Georgia State places high value on students enrolling in the right course which achieves the same result but in a way retro-fits the student to the course rather than the other way around. Could NZ reduce the 5,400 total of disengagers? By some measures it is a large total (equal to 6 secondary schools) but when spread over 374+ secondary schools with 25,000+ teachers a little effort by all could well do the trick. But we would then have to address the issues of the 400,000+ in tertiary institutions!

Or do we just push on ignoring the stubborn stat. and feed more students into the NEETS / Unemployed / Under-employed?

Tomorrow and tomorrow and tomorrow creeps in this petty pace of change in Education

Discussions coming out of the Tomorrow’s Schools reviews have certainly become more about yesterday’s issues than any future shape for our education system.

It is unhelpful to be too tied up in the current state of education administration that has for thirty years been loosely based around a set of “reforms” expounded upon at length (in the Administering for Excellence Report), rather scrappily and incompletely transformed into a policy (Tomorrow’s Schools) and then only partially implemented. Successive governments have certainly indulged their appetite for leaving their mark on the nine-year slices of power they have had to play around with the educatuon of our children since then.

The current proposals championed by Bali Haque but, to be fair, hatched up by a larger group he led have created a new round of swirl based largely on the old issues.

The one that is getting a lot of attention is the proposal to have a set of regional hubs. We already have these in the form of the education ministry’s Regional Offices. But these are probably responsible for too large an area in terms of numbers of school students in some cases and and the tyranny of distances in others.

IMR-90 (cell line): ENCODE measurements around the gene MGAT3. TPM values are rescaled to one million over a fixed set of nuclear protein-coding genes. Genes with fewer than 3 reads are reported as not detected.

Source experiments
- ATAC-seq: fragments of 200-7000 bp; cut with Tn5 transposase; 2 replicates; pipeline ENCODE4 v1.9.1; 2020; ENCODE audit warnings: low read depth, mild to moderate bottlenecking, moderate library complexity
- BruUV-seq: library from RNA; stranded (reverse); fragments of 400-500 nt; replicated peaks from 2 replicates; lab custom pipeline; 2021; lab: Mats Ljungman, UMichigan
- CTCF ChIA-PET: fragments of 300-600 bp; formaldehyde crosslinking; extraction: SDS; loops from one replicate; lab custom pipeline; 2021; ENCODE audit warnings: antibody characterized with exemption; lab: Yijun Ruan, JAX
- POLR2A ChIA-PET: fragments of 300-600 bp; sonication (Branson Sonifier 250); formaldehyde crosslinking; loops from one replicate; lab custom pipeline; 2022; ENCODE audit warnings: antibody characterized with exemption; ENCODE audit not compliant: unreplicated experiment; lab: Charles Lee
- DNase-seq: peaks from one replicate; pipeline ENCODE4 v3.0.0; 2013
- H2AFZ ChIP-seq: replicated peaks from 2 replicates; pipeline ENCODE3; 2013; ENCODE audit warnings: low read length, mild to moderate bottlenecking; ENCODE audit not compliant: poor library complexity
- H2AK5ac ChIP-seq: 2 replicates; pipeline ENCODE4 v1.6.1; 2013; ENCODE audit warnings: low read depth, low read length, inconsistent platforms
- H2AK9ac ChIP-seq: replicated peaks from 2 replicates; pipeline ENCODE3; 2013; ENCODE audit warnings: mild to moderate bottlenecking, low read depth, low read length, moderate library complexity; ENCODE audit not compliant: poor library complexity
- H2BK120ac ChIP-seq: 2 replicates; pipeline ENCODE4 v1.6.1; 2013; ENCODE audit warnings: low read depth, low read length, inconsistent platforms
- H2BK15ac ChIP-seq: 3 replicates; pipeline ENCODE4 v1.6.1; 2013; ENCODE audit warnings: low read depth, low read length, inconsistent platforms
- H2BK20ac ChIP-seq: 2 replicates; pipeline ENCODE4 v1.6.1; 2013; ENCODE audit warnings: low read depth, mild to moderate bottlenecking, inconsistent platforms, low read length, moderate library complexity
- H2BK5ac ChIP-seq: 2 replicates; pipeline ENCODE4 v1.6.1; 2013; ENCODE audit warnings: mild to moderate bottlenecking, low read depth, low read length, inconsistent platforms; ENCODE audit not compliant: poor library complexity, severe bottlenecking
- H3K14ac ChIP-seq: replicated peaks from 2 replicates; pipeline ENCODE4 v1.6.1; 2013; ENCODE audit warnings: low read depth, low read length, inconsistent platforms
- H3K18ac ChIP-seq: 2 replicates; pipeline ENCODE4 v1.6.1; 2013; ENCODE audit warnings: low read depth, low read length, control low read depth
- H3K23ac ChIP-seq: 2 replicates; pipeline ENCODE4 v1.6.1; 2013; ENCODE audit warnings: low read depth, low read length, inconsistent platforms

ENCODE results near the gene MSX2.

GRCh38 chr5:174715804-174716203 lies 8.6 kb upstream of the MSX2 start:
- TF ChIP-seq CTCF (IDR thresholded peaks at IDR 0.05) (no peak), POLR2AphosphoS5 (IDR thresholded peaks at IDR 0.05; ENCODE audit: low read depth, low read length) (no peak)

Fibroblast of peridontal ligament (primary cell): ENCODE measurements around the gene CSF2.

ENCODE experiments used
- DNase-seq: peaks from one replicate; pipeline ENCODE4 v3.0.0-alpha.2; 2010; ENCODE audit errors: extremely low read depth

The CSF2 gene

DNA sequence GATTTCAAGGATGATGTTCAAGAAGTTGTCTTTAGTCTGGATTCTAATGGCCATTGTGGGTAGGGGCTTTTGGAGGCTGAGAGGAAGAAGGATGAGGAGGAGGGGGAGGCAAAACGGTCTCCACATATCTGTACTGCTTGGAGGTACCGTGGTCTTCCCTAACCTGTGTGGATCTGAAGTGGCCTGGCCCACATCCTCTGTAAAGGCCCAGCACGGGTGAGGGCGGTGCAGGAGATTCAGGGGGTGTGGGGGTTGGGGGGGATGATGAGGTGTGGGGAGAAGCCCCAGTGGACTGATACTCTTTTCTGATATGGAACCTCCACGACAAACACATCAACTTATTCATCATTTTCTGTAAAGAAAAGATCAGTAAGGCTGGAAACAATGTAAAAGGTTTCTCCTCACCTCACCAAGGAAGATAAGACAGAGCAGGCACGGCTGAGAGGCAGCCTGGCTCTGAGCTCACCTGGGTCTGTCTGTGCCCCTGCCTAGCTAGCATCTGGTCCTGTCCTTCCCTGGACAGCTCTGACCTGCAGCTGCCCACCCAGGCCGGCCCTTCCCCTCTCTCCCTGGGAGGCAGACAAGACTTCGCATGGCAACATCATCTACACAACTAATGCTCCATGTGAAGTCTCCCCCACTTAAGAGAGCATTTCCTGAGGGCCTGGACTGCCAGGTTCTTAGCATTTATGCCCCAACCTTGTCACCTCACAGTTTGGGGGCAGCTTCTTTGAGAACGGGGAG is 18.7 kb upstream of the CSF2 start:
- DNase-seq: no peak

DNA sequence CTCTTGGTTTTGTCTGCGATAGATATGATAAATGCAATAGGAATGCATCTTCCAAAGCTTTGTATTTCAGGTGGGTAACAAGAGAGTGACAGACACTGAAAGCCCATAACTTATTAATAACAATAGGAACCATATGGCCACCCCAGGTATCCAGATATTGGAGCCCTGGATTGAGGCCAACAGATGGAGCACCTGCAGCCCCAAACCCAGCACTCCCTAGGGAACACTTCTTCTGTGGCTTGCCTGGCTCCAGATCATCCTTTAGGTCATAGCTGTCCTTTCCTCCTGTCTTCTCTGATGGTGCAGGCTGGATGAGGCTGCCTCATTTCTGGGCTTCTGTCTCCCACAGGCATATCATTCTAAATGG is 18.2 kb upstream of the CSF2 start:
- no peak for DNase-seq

Tomorrow’s Schools had in it a proposal for Education Service Centres which would have achieved the increased assistance to Boards without distorting the roles the Boards have as a voice for communities. It has never been impossible for one board to have responsibility for two or more schools, it just hasn’t happened. Clusters are not new. And this idea is not a new one!

I recall a sound approach in South Auckland with the Southern Secondary Schools Service Centre providing great services to a number of primary and secondary schools clustered around the Papatoetoe district. This came out of the 1960s, flourished through the 1970s and 1980s and went on well into the 1990s under the Tomorrow’s Schools school service centre model. It provided a service and the Principals, staff and boards of the schools concentrated on doing their best for educational standards and engagement. It worked well.

Scandanavian schools are better than our schools largely, it seems, because thay have moderated the negative impact of having extreme social differences in the characteristics of their schools. One outcome of this is that here is none of the bragging about and flaunting of privilege that marrs the current discussions. There is a pride in the education system generally rather than the obsessive elbowing by individual schools that is going on in the New Zealand discussion.

There has been a leit motif through the discussions that have followed the release of the report that suggests an intention to tackle the social differences reflected in the current structures for administration which are possibly exacerbating them. This will require us all to work towards a more balanced involment of communities that will not only be good for “us” but will also be good for “them” and make us better as a country, stronger as an economy and prouder of our efforts to get NZ back to a point where all citizens have a chance.

With the softening of students numbers and the many reviews that are under way in education, it would be a lost opportunity if we were to ignore sensible change simply because old habits die hard. They way we are going it is likely that the principal actors will do little more than strut and fret their hour upon the stage and then be heard no more.